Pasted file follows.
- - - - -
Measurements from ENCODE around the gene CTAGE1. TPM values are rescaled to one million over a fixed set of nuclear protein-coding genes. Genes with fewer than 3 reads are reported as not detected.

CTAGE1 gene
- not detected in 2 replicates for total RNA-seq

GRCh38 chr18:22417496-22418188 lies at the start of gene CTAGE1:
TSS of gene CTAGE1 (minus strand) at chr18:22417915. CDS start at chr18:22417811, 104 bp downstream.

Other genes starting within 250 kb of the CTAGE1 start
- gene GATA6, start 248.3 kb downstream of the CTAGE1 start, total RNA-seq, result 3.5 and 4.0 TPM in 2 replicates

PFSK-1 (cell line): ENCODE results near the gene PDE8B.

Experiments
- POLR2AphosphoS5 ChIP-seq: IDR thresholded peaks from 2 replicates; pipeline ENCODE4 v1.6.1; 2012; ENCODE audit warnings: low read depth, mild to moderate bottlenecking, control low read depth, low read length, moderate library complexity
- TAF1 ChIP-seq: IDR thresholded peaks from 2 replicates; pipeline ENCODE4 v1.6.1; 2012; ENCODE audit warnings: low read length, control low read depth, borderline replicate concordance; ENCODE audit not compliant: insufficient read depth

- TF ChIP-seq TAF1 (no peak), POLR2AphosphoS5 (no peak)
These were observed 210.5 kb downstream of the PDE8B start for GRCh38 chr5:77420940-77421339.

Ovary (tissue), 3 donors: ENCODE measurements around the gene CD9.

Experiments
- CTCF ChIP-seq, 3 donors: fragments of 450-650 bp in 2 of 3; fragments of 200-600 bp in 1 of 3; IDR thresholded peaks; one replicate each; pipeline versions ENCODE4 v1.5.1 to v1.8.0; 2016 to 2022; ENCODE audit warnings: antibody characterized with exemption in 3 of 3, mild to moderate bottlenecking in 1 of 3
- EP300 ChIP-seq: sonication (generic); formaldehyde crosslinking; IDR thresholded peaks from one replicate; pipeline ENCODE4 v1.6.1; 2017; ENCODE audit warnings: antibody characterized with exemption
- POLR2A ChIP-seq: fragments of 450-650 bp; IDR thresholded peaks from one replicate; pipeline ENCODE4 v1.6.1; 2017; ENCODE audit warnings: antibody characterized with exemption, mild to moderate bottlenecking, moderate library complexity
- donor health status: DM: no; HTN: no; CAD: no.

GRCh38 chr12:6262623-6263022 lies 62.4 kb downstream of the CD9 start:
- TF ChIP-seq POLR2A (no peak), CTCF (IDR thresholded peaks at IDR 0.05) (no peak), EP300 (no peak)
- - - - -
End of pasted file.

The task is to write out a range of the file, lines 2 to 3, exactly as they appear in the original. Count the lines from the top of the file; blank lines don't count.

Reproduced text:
CTAGE1 gene
- not detected in 2 replicates for total RNA-seq